A Labor of Love: Volunteers Mimi and Church Hindes 

Many McClure Miller Respite House staff members skip breakfast on Thursdays because they know Mimi Hindes will bake something delicious. A House favorite are the raspberry bars, nicknamed “Bob-Bars” after a beloved resident with whom Mimi developed a friendship. 

Mimi is one of over 400 volunteers who give their time and their hearts to the Respite House. She knew the House well long before she entered her 11-week volunteer training, as both of her parents died there. “When we walked through those doors it was like, ‘Oh, thank goodness. Someone who knows what they’re doing is going to take over,’” Mimi recalls of entering the Respite House as her mother was dying. “As a family, we could start the grieving process without having to worry if mom was in pain. The staff was wonderful.”  

‘You focus on each person’

Every Thursday, Mimi arrives at the Respite House to volunteer with her husband, Church. Church is also no stranger to the House – he served as president of UVM Health Network – Home Health & Hospice (then known as the Visiting Nurse Association) for 13 years from 1999 to 2012. As Church and Mimi sought opportunities to give back in retirement, the Respite House was a natural choice for both. As they see it, they get as much out of the experience as they give: “With anything you love, you’re quietly doing it for yourself as much as you’re doing it for others; it’s good for your soul,” says Church.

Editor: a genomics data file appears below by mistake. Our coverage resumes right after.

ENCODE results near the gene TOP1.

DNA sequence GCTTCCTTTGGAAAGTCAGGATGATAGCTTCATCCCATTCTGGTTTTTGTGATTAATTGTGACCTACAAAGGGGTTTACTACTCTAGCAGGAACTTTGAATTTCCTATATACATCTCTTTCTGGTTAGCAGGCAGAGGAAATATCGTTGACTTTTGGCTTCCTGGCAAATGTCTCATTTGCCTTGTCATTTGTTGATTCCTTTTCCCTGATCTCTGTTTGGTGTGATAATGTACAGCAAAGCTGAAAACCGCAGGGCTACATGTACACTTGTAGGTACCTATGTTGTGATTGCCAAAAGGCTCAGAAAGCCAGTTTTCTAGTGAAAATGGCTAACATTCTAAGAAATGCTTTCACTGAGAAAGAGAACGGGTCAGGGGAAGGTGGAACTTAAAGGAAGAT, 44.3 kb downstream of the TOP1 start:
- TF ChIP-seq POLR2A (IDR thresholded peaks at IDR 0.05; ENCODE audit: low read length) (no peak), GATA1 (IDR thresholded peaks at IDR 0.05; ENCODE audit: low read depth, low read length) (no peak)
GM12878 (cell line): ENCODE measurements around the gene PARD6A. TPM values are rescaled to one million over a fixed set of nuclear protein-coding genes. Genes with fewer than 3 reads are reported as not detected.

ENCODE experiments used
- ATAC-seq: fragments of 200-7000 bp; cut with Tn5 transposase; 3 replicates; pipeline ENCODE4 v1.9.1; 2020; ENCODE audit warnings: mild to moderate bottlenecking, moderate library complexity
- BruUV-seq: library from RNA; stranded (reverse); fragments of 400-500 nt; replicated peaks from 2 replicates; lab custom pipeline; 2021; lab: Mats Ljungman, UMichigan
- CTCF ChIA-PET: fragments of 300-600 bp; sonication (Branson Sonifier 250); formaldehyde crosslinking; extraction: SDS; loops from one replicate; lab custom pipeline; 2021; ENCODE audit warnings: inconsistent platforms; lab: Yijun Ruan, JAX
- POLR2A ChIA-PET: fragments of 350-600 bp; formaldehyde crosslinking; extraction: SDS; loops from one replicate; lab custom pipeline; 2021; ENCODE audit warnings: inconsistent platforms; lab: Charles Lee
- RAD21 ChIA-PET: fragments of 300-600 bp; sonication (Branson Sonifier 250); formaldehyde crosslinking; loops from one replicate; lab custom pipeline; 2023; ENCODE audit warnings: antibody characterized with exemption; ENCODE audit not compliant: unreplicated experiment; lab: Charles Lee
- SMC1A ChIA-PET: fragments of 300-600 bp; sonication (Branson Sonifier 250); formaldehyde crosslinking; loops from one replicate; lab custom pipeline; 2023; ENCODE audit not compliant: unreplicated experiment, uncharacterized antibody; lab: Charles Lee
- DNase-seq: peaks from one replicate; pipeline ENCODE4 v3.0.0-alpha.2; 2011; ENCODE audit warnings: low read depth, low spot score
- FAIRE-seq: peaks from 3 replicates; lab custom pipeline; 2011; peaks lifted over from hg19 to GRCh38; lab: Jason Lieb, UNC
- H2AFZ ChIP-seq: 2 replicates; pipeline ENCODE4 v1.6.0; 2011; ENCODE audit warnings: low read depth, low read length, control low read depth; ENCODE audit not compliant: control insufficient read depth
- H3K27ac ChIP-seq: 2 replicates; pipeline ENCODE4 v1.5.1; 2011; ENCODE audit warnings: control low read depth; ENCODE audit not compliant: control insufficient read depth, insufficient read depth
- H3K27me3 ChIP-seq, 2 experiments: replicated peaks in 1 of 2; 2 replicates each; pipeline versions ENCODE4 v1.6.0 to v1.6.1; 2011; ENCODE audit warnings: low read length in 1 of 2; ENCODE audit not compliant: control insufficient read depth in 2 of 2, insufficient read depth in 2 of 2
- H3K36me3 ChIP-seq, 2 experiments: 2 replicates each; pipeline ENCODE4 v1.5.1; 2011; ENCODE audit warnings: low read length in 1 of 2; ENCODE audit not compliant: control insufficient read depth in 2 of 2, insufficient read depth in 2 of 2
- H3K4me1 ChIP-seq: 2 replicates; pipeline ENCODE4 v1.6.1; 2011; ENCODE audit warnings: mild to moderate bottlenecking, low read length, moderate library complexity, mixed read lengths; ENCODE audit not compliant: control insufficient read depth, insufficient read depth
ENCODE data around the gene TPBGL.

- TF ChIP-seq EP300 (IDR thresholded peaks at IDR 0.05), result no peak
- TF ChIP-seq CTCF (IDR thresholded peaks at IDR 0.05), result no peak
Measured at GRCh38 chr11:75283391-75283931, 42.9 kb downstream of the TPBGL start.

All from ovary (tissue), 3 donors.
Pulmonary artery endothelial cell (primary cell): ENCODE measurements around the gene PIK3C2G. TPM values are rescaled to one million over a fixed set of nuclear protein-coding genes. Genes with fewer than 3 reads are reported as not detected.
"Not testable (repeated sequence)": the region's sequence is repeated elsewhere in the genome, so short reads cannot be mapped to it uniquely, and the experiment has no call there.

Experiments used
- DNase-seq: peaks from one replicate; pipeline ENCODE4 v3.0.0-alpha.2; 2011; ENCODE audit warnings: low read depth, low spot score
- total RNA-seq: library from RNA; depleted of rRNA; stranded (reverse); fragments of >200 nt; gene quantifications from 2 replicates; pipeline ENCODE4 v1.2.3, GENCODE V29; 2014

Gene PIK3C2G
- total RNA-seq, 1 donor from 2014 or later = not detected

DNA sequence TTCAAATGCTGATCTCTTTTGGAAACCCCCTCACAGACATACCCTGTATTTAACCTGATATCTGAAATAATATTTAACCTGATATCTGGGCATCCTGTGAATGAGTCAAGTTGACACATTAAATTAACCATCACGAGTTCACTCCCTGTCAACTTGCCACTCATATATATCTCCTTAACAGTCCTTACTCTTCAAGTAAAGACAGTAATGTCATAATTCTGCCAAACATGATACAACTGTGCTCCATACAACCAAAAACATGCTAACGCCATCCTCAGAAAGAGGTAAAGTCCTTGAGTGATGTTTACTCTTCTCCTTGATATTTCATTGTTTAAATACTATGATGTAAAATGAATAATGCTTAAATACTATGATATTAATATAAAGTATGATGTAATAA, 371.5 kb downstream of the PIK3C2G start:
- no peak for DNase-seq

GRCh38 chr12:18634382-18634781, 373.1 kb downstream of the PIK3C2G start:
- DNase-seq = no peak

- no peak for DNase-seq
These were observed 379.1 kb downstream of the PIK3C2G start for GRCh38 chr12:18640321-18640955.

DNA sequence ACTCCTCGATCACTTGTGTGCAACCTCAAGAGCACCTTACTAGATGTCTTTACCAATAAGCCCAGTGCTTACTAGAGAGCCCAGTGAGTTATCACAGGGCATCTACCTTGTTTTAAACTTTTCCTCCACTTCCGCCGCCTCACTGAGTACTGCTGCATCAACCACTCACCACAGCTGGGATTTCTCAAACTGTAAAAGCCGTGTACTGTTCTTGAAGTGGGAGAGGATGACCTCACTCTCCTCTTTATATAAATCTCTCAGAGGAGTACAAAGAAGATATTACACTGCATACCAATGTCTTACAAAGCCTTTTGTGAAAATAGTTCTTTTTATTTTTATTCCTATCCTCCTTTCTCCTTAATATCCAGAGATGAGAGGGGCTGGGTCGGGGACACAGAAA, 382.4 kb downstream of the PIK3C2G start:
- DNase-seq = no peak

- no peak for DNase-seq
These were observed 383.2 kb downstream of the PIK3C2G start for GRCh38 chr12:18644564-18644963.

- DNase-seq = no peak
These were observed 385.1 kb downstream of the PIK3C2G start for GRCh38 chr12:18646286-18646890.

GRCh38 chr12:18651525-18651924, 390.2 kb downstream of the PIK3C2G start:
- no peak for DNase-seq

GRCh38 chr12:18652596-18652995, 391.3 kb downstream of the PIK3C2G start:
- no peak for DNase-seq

Despite both Church and Mimi’s long history with the Respite House, they needed time to adjust to their new roles as volunteers. Church worried about Mimi’s experience coming back as a volunteer soon after her mother passed. But after her mom’s death she was ready to give back. The most important part of her role is to connect with each person she encounters. “You see the individual,” she comments. “You focus on each person rather than their circumstances. It’s like, oh, here we are today, in this moment and how may I help you?” 

In the small moments

Volunteers are essential to the work of the Respite House, providing vital services every day. Volunteers cook, help with personal care and greet and orient families, among many other responsibilities. It’s challenging work, as volunteers interact with residents facing their final days and families facing the loss of a loved one. It’s also deeply meaningful work. Many Respite House volunteers have served for decades. Church views the staff and volunteers as the “special dust” sprinkled about that make the Respite House such a sacred place: “It’s always about the people who are there – a remarkable constellation of social workers and LNAs and nurses and chaplains and volunteers. The clinical teams are absolutely top drawer, truly skilled and deeply caring.” 

Many days, it’s the smallest of actions that can have an enormous impact – both for Respite House residents and for volunteers like Church and Mimi. It’s a conversation about the weather while returning tidied flowers to a resident’s room. It’s catching a few moments of the Red Sox game with a resident. It’s offering a cup of tea or a “Bob-Bar” to a family member facing one of the most painful experiences of their life.

As Church says, “We are drawn to acknowledge and honor the residents at the house. You deserve the best bath of your life today. You deserve a warm and comforting final meal.” Thank you, Mimi and Church, for remaining part of the remarkable constellation that is the Respite House.